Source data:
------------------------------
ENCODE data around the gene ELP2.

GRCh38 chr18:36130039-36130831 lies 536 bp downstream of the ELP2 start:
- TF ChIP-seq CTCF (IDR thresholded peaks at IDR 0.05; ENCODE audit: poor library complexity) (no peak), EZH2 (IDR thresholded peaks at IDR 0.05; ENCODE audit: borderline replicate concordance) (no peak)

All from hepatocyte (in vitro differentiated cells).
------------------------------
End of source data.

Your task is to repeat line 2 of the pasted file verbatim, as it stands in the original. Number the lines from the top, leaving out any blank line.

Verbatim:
GRCh38 chr18:36130039-36130831 lies 536 bp downstream of the ELP2 start: